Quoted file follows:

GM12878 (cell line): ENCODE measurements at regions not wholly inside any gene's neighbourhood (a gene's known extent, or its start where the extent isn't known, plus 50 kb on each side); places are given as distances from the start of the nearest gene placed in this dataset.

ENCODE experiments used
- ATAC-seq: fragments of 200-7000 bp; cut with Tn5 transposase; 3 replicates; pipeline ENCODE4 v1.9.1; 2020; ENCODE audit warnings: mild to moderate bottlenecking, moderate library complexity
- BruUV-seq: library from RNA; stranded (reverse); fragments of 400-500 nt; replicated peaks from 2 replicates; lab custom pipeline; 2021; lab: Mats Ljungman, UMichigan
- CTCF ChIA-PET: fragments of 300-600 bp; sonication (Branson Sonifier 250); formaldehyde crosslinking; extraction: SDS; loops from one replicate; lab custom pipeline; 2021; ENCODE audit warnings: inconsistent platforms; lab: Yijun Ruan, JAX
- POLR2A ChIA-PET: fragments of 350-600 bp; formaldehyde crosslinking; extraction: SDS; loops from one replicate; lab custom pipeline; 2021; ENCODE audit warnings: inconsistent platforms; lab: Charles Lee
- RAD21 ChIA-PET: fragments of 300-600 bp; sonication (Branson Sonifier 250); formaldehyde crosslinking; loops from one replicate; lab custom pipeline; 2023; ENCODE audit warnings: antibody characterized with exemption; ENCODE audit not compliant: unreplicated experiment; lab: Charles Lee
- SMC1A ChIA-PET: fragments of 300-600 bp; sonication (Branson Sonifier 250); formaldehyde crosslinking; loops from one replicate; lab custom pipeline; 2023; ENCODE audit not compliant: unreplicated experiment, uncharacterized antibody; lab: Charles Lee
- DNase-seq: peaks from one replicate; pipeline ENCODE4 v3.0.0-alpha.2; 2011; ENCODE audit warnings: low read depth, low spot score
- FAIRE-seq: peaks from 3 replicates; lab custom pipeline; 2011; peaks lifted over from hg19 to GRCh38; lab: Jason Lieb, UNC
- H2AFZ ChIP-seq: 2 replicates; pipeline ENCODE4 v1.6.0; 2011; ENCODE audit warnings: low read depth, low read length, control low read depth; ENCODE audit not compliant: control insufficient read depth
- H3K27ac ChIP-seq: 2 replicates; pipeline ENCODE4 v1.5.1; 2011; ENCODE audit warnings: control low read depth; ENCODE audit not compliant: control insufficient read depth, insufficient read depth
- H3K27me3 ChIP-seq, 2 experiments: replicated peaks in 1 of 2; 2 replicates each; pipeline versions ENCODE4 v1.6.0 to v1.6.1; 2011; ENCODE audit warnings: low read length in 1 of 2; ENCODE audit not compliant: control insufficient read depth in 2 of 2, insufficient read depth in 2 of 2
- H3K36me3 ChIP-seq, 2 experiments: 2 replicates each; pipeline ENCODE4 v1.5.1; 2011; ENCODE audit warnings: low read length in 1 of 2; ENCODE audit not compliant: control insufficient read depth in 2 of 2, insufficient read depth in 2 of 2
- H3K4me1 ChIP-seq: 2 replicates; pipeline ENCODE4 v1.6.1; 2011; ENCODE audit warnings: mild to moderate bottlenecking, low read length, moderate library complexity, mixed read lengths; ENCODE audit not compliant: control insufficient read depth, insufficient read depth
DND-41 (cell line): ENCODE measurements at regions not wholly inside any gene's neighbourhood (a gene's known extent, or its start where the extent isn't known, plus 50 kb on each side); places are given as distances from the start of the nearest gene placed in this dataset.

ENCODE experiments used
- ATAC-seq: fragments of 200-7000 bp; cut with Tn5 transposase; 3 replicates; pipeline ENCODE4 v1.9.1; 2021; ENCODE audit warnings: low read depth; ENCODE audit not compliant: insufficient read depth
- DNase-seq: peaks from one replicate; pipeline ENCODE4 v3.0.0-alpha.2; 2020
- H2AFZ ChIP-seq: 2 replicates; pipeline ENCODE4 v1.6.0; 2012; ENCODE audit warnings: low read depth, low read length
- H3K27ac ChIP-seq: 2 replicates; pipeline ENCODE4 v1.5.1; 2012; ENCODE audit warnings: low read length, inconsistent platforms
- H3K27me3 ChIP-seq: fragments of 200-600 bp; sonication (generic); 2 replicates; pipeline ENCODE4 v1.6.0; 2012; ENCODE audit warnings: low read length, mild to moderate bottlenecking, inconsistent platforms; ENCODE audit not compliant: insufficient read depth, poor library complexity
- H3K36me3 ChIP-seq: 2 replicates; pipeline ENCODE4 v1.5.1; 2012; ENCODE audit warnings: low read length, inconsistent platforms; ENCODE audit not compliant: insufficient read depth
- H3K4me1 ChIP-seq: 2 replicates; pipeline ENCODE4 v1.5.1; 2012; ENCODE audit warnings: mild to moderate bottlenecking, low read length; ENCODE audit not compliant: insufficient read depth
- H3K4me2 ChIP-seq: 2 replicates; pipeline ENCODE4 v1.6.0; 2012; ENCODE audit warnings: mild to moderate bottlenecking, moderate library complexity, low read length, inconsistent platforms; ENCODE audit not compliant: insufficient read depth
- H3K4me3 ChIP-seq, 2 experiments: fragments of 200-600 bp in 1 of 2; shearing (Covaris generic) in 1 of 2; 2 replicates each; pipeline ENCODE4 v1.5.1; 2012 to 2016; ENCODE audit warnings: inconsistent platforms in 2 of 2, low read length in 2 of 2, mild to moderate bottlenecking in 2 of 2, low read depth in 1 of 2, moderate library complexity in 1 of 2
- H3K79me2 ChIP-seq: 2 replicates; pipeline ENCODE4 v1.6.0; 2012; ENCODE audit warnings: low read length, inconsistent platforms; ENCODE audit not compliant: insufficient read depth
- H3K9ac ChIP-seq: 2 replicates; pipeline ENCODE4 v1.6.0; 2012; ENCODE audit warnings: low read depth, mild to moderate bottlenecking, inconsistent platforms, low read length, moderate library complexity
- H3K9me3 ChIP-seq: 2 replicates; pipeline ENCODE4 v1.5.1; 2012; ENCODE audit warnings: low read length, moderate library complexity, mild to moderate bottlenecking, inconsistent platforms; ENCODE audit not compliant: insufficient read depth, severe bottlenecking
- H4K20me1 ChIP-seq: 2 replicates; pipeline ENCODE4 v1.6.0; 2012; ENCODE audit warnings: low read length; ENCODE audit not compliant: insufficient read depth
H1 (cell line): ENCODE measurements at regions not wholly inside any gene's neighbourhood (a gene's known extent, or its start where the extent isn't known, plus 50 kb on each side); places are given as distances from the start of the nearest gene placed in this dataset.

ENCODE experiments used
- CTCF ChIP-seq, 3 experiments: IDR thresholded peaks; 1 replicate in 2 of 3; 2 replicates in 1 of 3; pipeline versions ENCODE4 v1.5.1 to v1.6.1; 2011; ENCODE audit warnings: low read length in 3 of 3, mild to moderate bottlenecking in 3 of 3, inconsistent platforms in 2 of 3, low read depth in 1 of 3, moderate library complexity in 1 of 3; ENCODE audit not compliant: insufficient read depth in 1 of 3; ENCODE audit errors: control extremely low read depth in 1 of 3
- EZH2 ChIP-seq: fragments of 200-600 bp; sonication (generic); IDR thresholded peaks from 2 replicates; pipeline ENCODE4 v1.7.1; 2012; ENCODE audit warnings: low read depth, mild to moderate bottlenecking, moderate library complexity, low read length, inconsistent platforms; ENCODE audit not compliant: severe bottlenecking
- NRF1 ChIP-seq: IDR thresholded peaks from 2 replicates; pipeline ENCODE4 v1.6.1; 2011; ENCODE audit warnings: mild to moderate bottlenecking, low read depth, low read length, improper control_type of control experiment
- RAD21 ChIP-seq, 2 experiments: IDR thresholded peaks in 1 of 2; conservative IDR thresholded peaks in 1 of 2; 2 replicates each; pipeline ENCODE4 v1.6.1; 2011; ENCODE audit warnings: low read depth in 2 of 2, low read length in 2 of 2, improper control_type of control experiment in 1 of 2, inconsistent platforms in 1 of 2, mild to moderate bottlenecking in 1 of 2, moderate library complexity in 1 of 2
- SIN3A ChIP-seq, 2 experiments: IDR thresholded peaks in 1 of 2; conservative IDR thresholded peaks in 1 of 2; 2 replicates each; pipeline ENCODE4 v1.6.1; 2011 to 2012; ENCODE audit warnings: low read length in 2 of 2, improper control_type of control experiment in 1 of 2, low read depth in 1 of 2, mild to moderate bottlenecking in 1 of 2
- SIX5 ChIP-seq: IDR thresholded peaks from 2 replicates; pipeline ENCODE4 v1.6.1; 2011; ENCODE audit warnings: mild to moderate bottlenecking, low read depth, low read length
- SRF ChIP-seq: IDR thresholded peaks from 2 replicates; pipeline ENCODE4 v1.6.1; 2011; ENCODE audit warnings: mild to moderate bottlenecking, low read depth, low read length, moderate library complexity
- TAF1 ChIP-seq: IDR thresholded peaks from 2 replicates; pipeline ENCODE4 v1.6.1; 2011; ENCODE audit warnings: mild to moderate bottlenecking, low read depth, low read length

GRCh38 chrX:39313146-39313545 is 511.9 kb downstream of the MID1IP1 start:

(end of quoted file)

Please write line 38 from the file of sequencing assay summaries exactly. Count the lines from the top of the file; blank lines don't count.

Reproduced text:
- SIX5 ChIP-seq: IDR thresholded peaks from 2 replicates; pipeline ENCODE4 v1.6.1; 2011; ENCODE audit warnings: mild to moderate bottlenecking, low read depth, low read length